The second weekend of the 2017 6 Nations is over, and I think it is fair to say that this year is on course to be one of the most exciting 6 Nations in history. After Ireland running rampant in Italy, England narrowly beat Wales in Cardiff by scoring a converted try in the last 4 minutes, and France narrowly beat Scotland in Paris. It seems that 5 of the 6 nations are pretty evenly matched, so most of the games look like they could be very close.
Italy v Ireland
Ireland went to Rome seeking to make amends for their loss last week to Scotland. They won comfortably by 63 points to 10, running in 9 tries. Italy were woeful, not to take anything away from Ireland, and it has re-opened the debate as to whether Italy deserve to be in the 6 Nations at all. An idea which has been floating around for a while is that there should be relegation from the 6 Nations, with the second tier European countries like Romania and Georgia in a play-off against the bottom placed country in the 6 Nations table to see who should make up the sixth place the following year.
But, one needs to bear in mind that, when France joined the then 4 Nations to make the 5 Nations (back in 1910) they barely won any matches for well over a decade. Their initial record in the 5 Nations was worse that Italy’s current record in the 6 Nations, but they went on to be one of the best teams in the world. So, in my opinion we should give Italy more time to bring their rugby up to speed, not expel them yet.
Wales v England
This was, for most people, the big game of the weekend. Wales and England have been playing each other since 1881, and had played each other a total of 129 times prior to this weekend. With the record at 60 wins to England, 57 to Wales and 12 drawn matches, long-term they could not be more evenly matched.
It was a cracking match; at no point were the two sides more than 5 points apart, and the ferocity and competitiveness on display was something to behold. This was the best Welsh performance since beating England in the world cup in September 2014. And, it is a match that Wales could have won and should have won. At half time we were 13-8 up, and between 50 and 75 minutes we were, in my opinion, by far the better side. England looked rattled, and at 74 minutes the score was 16-14 to Wales.
With England threatening the Welsh try line, Dan Biggar made a superb interception and broke up field. Isolated, he kicked ahead and a desparate English defence kicked it into touch, giving Wales an attacking line-out in the English 22. But, we fluffed it, and this for me was the incident which lost us the match. With only 5 minutes on the clock, we could have won the line-out, and played out the remaining 5 minutes in England’s 22, or even gone for a drop goal.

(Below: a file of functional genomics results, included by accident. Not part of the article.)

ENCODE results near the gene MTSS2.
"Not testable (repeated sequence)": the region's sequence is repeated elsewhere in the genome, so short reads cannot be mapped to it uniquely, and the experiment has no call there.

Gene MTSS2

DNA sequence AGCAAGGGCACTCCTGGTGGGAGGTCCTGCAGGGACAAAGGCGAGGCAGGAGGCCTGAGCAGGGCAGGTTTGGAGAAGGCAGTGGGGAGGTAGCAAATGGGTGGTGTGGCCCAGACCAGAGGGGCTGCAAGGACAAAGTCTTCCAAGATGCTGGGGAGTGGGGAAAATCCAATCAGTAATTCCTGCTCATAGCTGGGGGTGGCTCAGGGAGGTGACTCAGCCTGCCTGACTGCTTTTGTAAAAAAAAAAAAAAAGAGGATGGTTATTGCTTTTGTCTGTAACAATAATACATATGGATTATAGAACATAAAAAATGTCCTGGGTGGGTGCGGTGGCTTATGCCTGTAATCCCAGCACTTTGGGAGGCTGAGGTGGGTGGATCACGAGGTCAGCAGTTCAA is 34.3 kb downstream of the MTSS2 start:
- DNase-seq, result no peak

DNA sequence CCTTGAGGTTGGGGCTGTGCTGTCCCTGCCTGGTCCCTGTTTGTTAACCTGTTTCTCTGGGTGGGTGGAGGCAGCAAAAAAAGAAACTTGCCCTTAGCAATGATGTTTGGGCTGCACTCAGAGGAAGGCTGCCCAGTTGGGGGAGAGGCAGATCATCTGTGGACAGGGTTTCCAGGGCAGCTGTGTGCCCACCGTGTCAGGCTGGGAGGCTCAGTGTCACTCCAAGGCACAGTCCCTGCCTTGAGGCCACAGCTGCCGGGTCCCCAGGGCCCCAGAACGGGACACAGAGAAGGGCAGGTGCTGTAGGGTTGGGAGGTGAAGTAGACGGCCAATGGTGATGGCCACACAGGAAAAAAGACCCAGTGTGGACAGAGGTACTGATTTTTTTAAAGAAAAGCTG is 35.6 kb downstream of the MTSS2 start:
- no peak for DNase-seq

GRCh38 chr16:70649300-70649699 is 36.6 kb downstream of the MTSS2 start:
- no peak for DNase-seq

But, instead, we found ourselves back under pressure near our own try line. The ball came back to centre Jonathan Davies, who kicked up-field. But, rather than kicking into touch, he kicked in-field, something the Welsh team had been doing all afternoon. It was a crazy decision; he should have belted it into the stands and given the Welsh forwards as much time as possible to slow the game down and regain their breath for the line-out. Instead, George Ford caught Davies’ in-field kick, passed it to Owen Farrell who spun a long pass to winger Elliot Daly. Daly outclassed a poor Alex Cuthbert to score in the corner, and Farrell slotted the conversion to rub salt into the wound.
We went from being in control and 16-14 ahead to losing 21-16.
As I say, in my opinion not only were Wales the better team, but it is a match that we lost rather than England winning it. Poor decision making, particularly in the last 5 minutes, cost us what would have been a memorable win over a very good England team. On the plus side, it was the closest this England team under Eddie Jones has been pushed during his 14 months in charge. And, Wales are finally beginning to develop their game beyond the Warren-ball of the last too many years. I hope we can back it up by winning in Scotland in two weeks’ time.
France v Scotland
This was another close fought match, with France sneaking it 22-16. Scotland had their chances, and they are a much improved side. They have so many good back-line players that they look dangerous from anywhere on the field, and it is great to see them so competitive again. They are going to be a tough prospect for Wales in what is our next game.
Round 3 of the 6 Nations
The 6 Nations now takes a slight hiatus; the next round of matches are in a fortnight’s time rather than this coming weekend. On Saturday 25th February, Wales head up to Murrayfield to take on Scotland, with the KO at 14:25. The second match of the day is Ireland at home to France, KO is 16:50. On Sunday 26th, England host Italy at Twickenham, with the KO at 15:00. I will preview these matches closer to the time.